latest news

Ask PR Institute to drop cruelty campaign from awards
26 May 2011

ICABS is calling on the Public Relations Institute of Ireland (PRII) to drop the RISE campaign from its 2011 Awards shortlist. In an email to the group's CEO, we highlighted that the campaign was criticised for spreading misinformation and that the deerhunt ban it fought was widely welcomed by the Irish public.

In an email to PRII CEO, Gerry Davis, we questioned the inclusion of RISE on the shortlist for the so-called 2011 Awards for Excellence in Public Relations.

"The RISE campaign was a highly reprehensible campaign," we stated. "It attempted to block a ban on the Ward Union carted deer hunt - one of Ireland's worst examples of cruelty to animals. This internationally condemned activity, now thankfully illegal, involved taking out a pack of hounds and chasing a terrified, farm-bred deer across the countryside. Carted deer hunting was cruel from beginning to end. Among the victims of the Ward Union were a deer that died from fractured ribs, a deer that died as a result of 'dry drowning' having fallen into a quarry, a deer that dropped dead with a ruptured aorta, a deer choked to death in a wood and a deer that died from a ruptured aortic aneurism."

The RISE campaign aimed to convince the public and politicians that "Hunting is not cruel to the deer" and "is not a danger to the public". We have presented Mr Davis with evidence showing that both of these claims are untrue.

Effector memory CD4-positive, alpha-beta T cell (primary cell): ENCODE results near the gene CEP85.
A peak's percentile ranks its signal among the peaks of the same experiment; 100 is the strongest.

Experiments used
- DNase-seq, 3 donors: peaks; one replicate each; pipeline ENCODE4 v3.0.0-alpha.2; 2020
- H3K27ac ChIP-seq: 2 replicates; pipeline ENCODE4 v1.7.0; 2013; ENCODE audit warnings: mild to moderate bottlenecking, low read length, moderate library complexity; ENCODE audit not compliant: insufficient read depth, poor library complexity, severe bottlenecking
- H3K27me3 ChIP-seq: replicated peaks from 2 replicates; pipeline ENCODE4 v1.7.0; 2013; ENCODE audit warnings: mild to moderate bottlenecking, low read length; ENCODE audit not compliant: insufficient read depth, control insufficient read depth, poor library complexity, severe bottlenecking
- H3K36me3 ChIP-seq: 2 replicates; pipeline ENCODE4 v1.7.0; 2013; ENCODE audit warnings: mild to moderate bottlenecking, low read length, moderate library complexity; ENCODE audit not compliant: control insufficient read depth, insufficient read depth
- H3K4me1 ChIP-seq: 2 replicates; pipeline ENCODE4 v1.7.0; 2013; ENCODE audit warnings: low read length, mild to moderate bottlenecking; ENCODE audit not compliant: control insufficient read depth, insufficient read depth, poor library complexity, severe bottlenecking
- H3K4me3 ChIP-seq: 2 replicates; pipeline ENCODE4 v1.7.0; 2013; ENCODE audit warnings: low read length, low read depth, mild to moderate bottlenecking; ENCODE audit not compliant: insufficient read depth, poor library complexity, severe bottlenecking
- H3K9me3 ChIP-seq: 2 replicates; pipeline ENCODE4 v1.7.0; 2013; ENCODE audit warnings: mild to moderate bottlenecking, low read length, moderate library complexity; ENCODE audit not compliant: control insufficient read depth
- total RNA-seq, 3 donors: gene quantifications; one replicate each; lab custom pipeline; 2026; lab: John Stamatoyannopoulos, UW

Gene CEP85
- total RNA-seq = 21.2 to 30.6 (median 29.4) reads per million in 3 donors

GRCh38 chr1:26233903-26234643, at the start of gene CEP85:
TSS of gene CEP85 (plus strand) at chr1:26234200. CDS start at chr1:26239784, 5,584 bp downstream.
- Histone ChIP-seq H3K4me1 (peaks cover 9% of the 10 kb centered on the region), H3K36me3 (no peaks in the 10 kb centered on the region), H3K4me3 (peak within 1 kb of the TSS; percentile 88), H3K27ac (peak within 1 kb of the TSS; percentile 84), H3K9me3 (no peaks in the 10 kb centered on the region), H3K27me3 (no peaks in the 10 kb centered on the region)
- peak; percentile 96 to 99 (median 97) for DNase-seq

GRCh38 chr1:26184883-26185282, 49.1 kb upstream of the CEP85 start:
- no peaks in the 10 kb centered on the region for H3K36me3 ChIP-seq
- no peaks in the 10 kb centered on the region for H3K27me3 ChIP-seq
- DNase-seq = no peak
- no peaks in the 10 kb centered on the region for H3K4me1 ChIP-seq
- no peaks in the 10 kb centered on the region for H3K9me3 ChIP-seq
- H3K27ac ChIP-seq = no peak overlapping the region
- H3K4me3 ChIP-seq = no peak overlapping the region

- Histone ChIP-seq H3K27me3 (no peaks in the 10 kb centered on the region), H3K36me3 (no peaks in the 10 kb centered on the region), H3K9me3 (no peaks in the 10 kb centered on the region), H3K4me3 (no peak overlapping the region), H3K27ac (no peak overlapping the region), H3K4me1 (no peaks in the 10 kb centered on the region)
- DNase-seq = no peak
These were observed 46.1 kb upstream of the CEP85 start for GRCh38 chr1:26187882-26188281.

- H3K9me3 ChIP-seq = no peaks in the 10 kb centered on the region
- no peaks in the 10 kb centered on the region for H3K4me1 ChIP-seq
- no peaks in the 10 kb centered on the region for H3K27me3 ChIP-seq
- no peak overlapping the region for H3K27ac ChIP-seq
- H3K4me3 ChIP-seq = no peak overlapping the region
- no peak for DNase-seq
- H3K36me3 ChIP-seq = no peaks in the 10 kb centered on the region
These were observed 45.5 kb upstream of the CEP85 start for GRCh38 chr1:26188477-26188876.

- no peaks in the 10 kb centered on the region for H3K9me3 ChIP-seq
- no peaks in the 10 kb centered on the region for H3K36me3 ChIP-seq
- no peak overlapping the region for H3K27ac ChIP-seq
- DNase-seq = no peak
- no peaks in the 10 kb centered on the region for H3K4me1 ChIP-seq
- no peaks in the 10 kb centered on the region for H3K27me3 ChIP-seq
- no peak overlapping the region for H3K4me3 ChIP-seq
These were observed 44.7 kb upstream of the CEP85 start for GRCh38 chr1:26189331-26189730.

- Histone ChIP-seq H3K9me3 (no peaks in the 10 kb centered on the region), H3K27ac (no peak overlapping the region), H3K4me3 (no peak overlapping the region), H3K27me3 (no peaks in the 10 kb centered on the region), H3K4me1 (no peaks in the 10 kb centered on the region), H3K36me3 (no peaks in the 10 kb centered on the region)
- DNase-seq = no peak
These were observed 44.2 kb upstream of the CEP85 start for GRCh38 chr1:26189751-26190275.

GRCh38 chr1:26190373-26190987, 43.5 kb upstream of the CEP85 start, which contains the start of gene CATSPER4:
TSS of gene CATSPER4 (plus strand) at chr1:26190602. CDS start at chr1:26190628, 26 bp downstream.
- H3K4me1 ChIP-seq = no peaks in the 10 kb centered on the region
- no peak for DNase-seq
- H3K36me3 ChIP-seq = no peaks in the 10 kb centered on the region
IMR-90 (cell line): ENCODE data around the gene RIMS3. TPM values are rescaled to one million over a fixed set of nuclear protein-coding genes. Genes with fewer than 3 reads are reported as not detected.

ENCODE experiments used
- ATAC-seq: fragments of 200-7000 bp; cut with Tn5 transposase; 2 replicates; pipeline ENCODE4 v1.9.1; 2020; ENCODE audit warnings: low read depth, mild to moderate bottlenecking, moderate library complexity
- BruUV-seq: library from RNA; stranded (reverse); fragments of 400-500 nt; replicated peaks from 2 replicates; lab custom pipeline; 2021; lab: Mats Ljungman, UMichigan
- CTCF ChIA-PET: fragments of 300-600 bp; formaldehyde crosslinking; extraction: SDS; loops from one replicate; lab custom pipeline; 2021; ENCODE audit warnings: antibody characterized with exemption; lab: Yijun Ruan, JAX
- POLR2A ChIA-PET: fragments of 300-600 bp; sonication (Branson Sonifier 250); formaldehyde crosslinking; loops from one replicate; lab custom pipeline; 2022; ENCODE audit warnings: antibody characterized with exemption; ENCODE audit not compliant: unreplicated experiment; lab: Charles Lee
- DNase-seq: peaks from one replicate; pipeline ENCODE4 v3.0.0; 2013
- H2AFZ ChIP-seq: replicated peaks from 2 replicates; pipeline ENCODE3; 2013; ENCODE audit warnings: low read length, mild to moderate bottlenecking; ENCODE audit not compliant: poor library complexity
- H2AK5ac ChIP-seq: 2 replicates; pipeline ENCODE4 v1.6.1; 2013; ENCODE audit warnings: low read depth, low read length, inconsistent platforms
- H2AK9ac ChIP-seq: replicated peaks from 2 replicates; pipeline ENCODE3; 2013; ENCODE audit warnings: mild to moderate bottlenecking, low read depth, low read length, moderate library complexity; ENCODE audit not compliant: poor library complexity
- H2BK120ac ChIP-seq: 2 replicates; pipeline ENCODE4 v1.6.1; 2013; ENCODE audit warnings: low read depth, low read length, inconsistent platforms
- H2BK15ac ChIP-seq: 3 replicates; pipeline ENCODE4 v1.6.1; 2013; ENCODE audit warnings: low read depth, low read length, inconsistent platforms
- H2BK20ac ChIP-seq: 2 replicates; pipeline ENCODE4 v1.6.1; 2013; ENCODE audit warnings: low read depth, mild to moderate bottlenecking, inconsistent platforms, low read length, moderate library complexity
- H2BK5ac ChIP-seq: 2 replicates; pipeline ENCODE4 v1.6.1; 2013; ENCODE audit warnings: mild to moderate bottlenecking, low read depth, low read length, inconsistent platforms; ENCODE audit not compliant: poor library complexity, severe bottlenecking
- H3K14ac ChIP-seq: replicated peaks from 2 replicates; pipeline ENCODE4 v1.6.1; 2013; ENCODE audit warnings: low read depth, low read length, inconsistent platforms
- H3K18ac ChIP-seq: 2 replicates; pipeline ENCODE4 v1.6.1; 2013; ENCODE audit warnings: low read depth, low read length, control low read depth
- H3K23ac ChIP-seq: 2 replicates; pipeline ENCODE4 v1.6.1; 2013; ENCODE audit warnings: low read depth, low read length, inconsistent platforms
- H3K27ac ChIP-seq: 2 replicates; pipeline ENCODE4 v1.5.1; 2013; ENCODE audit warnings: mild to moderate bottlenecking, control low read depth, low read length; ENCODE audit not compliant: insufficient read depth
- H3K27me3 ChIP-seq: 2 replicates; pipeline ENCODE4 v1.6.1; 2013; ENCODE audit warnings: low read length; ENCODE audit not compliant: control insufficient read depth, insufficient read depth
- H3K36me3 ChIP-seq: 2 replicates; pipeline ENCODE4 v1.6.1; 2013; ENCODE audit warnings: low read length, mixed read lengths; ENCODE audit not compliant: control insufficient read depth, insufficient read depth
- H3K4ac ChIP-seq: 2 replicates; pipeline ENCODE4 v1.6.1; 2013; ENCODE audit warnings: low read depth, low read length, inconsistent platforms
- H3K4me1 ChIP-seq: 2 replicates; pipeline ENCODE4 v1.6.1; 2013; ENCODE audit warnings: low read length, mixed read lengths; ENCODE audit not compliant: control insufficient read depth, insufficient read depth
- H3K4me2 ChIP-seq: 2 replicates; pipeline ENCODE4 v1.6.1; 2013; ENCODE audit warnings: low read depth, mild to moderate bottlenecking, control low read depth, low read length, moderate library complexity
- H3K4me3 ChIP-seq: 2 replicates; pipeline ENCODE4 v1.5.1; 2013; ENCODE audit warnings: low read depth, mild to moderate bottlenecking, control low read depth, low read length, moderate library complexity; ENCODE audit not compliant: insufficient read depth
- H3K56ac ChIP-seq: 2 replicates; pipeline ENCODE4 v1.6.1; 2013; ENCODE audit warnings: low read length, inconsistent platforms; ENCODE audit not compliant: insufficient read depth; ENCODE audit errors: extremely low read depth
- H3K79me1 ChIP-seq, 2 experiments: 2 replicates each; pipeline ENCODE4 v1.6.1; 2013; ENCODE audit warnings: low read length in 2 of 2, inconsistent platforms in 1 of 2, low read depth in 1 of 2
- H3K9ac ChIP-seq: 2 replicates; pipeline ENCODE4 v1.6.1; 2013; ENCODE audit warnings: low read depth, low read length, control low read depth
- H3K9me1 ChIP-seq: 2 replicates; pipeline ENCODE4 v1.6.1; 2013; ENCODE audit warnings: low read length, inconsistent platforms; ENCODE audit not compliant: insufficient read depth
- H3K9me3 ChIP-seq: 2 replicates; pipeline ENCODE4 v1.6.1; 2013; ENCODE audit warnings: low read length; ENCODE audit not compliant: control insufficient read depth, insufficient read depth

This includes details of an incident in December 2009 in which a hunted deer jumped on to a road, was struck by a car, smashed into its windscreen and suffered a fractured leg before hobbling away in agony. It was later caught and shot in the head. The occupants of the car were said to be badly shaken and lucky to be alive.

Referring to Section 7 of the Code of Lisbon to which the PRII subscribes ("Any attempt to deceive public opinion or its representatives is forbidden") and to the Code of Athens which discourages the circulation of information which is "not based on established and ascertainable facts", we pointed out that the RISE campaign was criticised for scaremongering and spreading misinformation.

Meath Councillor, Shane Cassells, is on record as saying; "I was very pleased to speak out against the MISTRUTHS which the RISE campaign are using to try and advance their cause."

Senator Ivana Bacik too was unhappy with RISE, describing their tactics as "UNACCEPTABLE" and stating that they engaged in scaremongering (Seanad debate, 30th June 2010).

Government Minister, John Gormley, was also very critical of the RISE campaign. In the Winter 2010 edition of Country Sports and Country Life magazine, he is quoted as saying "RISE's campaign was one not based on any foundation of respect. Its supporters and representatives continued to make a series of FALSE CLAIMS that the Greens' policy was opposed to shooting and angling, which is simply NOT TRUE. RISE supporters went to extreme lengths. For example cars outside a church belonging to people attending a religious service organised by Mary White TD were covered with leaflets saying Greens RIP. In another instance eggs were pelted at cars."